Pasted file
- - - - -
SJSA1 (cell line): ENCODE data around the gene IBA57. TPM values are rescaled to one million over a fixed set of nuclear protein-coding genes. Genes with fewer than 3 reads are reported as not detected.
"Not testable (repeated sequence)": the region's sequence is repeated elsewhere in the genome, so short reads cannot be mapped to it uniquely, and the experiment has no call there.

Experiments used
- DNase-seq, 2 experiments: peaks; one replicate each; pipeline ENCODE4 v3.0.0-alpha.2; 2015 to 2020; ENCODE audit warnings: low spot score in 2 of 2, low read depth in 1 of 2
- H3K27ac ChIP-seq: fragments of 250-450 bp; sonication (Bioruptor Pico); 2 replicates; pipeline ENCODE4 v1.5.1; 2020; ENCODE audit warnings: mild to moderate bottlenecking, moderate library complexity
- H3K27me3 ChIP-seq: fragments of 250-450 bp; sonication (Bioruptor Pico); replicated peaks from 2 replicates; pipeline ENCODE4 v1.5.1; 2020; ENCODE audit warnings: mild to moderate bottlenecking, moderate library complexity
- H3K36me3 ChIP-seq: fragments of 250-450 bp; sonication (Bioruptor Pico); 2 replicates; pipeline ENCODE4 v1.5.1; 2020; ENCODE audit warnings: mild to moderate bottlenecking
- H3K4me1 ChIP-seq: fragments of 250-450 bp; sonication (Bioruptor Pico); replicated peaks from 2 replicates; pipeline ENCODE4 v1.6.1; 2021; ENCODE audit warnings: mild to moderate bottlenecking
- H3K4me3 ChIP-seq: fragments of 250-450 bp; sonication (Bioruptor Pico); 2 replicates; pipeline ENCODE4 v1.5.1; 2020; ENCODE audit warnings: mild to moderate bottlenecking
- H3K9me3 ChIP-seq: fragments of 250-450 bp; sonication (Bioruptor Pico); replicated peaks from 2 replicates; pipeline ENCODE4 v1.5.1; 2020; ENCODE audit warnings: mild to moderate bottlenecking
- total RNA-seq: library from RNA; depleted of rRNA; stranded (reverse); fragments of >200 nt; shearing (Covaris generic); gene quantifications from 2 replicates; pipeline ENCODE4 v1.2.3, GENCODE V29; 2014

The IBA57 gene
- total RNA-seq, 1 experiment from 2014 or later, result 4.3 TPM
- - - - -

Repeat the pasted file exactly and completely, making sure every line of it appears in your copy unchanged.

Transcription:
SJSA1 (cell line): ENCODE data around the gene IBA57. TPM values are rescaled to one million over a fixed set of nuclear protein-coding genes. Genes with fewer than 3 reads are reported as not detected.
"Not testable (repeated sequence)": the region's sequence is repeated elsewhere in the genome, so short reads cannot be mapped to it uniquely, and the experiment has no call there.

Experiments used
- DNase-seq, 2 experiments: peaks; one replicate each; pipeline ENCODE4 v3.0.0-alpha.2; 2015 to 2020; ENCODE audit warnings: low spot score in 2 of 2, low read depth in 1 of 2
- H3K27ac ChIP-seq: fragments of 250-450 bp; sonication (Bioruptor Pico); 2 replicates; pipeline ENCODE4 v1.5.1; 2020; ENCODE audit warnings: mild to moderate bottlenecking, moderate library complexity
- H3K27me3 ChIP-seq: fragments of 250-450 bp; sonication (Bioruptor Pico); replicated peaks from 2 replicates; pipeline ENCODE4 v1.5.1; 2020; ENCODE audit warnings: mild to moderate bottlenecking, moderate library complexity
- H3K36me3 ChIP-seq: fragments of 250-450 bp; sonication (Bioruptor Pico); 2 replicates; pipeline ENCODE4 v1.5.1; 2020; ENCODE audit warnings: mild to moderate bottlenecking
- H3K4me1 ChIP-seq: fragments of 250-450 bp; sonication (Bioruptor Pico); replicated peaks from 2 replicates; pipeline ENCODE4 v1.6.1; 2021; ENCODE audit warnings: mild to moderate bottlenecking
- H3K4me3 ChIP-seq: fragments of 250-450 bp; sonication (Bioruptor Pico); 2 replicates; pipeline ENCODE4 v1.5.1; 2020; ENCODE audit warnings: mild to moderate bottlenecking
- H3K9me3 ChIP-seq: fragments of 250-450 bp; sonication (Bioruptor Pico); replicated peaks from 2 replicates; pipeline ENCODE4 v1.5.1; 2020; ENCODE audit warnings: mild to moderate bottlenecking
- total RNA-seq: library from RNA; depleted of rRNA; stranded (reverse); fragments of >200 nt; shearing (Covaris generic); gene quantifications from 2 replicates; pipeline ENCODE4 v1.2.3, GENCODE V29; 2014

The IBA57 gene
- total RNA-seq, 1 experiment from 2014 or later, result 4.3 TPM